Aloe vera is a superfood
Healthy food is the bedrock of healthy growth and development, wellbeing and longevity. Food as you know is fruit, vegetables, nuts, spices, herbs, fungi, seeds, legumes, meat, marine food and suchlike.
Within this province of food, aloe vera is a herb of the lily family, yet it looks like a cactus. An aloe vera plant needs lots of sunshine to develop fully, thus it is grown commercially mostly below the equator: South Africa, Kenya, Australia, India, China, Mexico, South America, Curaçao and even some in Spain. The best aloe vera crop is achieved if one grows the most nutrient-dense species in highly fertile soils, giving it pure water and using organic farming methods. Best (organic) Farming Practices is of course how we grow our aloe vera crop, it is best for the environment and it is best for you.
The native environment of this lily of the desert (as aloe vera is known) is very harsh. The greatest challenge to its survival is the high heat and prolonged dryness of below equator climates. That is why an aloe vera plant contains some 99.5% water – savings for many a dry day – for who knows when the next rainfall happens.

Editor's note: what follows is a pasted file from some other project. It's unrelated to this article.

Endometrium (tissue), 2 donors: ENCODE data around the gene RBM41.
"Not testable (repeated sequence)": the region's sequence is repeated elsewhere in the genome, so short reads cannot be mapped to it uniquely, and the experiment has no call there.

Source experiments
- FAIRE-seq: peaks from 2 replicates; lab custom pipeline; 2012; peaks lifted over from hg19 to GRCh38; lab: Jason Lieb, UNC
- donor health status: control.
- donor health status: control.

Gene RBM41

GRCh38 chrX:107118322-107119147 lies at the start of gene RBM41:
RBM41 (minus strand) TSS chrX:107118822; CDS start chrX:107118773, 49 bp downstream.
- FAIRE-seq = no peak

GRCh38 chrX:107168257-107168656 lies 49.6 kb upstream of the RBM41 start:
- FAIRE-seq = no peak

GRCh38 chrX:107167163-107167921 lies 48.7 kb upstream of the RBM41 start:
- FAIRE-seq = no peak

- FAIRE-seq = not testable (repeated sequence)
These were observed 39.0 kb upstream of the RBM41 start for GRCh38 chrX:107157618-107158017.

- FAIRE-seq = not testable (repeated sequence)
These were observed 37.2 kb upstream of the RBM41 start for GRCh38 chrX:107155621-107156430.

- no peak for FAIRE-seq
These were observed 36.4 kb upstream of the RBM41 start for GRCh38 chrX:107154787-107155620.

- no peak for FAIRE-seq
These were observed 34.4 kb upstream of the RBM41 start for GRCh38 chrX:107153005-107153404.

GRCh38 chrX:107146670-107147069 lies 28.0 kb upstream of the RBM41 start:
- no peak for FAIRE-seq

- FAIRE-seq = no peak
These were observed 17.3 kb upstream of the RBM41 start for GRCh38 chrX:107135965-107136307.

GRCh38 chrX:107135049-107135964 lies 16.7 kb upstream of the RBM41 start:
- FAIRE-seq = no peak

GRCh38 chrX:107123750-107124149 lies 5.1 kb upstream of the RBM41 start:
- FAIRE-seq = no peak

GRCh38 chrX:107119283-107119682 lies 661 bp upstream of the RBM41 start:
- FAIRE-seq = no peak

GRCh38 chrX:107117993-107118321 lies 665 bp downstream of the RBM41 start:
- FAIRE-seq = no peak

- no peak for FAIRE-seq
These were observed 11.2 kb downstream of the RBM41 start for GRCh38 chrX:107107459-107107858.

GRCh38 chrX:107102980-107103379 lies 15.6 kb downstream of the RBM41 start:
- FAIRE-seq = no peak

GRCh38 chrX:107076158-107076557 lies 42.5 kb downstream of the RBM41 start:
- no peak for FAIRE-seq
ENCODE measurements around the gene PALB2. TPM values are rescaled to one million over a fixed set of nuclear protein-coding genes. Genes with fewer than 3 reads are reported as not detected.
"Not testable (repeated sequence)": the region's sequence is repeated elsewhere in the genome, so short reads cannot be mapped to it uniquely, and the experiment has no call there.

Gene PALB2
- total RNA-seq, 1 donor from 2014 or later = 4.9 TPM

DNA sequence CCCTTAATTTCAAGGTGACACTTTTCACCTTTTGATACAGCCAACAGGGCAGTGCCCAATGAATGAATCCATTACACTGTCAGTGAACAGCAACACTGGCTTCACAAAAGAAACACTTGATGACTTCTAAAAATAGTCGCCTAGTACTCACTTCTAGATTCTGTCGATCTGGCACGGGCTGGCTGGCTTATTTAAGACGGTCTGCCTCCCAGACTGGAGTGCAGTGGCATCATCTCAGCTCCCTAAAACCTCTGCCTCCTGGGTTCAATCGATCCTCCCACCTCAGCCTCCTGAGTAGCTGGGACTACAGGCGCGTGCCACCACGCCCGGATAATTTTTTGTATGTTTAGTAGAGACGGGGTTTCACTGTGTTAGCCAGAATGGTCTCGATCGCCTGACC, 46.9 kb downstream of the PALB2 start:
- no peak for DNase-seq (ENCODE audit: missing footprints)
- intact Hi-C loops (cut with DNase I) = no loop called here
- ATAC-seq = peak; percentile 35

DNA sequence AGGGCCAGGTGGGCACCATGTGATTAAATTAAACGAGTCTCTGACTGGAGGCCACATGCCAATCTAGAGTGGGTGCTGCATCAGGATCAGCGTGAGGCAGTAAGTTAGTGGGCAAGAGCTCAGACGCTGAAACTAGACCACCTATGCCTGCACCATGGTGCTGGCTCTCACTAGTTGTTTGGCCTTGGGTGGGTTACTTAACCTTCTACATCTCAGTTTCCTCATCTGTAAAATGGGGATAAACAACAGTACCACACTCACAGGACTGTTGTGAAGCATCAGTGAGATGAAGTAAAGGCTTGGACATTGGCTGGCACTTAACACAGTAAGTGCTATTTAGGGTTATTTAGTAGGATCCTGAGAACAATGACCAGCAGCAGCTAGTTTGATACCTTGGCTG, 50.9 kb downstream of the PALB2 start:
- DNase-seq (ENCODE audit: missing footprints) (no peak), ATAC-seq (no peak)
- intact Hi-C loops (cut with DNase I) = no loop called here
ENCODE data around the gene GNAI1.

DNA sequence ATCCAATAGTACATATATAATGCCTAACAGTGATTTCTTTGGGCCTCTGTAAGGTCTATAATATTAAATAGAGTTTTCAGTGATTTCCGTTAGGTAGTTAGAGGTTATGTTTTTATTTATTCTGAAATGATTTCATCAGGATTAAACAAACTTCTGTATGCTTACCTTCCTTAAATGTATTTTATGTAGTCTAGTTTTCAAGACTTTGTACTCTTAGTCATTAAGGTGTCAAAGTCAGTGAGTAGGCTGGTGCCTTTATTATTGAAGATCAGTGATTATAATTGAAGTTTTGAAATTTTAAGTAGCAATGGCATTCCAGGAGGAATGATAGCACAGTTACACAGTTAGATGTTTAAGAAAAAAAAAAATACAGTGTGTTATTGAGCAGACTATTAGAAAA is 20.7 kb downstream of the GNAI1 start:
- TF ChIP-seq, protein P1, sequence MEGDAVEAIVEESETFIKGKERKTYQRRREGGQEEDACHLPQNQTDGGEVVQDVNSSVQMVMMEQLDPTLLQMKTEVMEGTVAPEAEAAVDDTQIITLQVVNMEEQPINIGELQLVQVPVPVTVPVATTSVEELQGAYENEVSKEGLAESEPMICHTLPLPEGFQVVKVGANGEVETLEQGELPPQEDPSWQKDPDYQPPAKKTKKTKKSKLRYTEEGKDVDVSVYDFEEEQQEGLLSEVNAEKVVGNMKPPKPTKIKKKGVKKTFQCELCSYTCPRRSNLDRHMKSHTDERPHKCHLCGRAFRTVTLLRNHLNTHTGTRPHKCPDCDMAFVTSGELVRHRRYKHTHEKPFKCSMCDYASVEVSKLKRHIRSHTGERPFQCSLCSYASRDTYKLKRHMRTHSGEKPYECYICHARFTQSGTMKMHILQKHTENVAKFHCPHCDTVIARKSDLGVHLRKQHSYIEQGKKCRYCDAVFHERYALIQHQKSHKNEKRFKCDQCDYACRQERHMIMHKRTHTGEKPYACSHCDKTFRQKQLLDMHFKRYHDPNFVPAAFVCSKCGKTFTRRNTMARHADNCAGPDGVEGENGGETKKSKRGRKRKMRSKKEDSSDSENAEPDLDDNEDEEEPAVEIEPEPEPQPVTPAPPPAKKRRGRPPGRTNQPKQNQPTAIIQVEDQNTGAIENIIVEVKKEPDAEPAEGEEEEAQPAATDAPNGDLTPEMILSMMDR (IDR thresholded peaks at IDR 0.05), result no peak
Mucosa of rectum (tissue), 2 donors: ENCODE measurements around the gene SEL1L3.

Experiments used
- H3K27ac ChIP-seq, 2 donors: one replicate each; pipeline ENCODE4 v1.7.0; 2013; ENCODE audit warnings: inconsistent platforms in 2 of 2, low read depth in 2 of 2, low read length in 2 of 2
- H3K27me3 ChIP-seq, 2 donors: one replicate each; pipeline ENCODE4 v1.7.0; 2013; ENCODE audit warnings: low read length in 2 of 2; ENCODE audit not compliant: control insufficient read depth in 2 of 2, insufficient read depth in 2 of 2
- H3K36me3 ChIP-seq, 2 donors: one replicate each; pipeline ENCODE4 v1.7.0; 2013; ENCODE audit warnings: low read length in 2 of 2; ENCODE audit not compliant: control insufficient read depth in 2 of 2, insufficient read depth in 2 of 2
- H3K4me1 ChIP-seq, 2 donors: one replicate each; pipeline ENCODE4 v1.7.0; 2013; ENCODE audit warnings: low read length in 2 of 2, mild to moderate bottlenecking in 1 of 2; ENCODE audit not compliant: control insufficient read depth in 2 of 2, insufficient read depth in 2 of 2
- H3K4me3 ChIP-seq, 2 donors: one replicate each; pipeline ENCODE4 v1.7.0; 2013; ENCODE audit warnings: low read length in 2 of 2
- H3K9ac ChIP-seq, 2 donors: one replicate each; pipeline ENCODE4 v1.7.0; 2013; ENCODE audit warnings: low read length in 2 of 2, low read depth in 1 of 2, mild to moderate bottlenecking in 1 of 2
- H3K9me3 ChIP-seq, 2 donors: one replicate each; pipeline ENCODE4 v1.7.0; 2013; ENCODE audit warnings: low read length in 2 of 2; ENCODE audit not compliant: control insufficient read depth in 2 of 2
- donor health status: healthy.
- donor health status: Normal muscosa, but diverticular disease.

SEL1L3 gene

Whereas aloe vera’s water content is essential for drought survival, it is not where aloe vera’s magic is. Its magic resides in the remaining 0.5% of the plant (known as aloe vera solids) which can contain a spectrum of 300 different types of nutrients, each of which has a unique function (reference: Handbook of Phytochemical Constituents of Generally Regarded as Safe Herbs and other Economic Plants, James A. Duke, 2001). However, whether or not an aloe vera product contains these nutrients depends on the species one grows, how one grows it and then how one processes the aloe vera! Did you know that there are around 350 different aloe vera species and not all of them are nutrient dense. Aloe Vera Barbadensis Miller is the most molecule dense species, hence potentially the most nutritious and that is why we only use this species for Aloeride® Extra Strong and Equine Aloeride®.
Some people want to know where we grow our aloe vera. When I tell you it is grown in London we all have a good laugh. The honest truth is that it is a very misleading issue. Say it’s grown in South Africa, that might give South Africans a feel good factor and national pride. What if it was in the USA or in Australia? What exactly would be different if it was grown in South Africa, in USA or in AUS, quite beside the fact that processing methods vastly influence the outcome. The criteria for a product being perceived as good or bad just becomes political or whatever else but never focusses on what should be focussed on. Sure enough, if I had said in China people would get worried (including me).
At the end of the day it is the truly independent laboratory tests that prove or disprove an aloe vera product quality and, in the case of Aloeride®, this wins hands down persistently.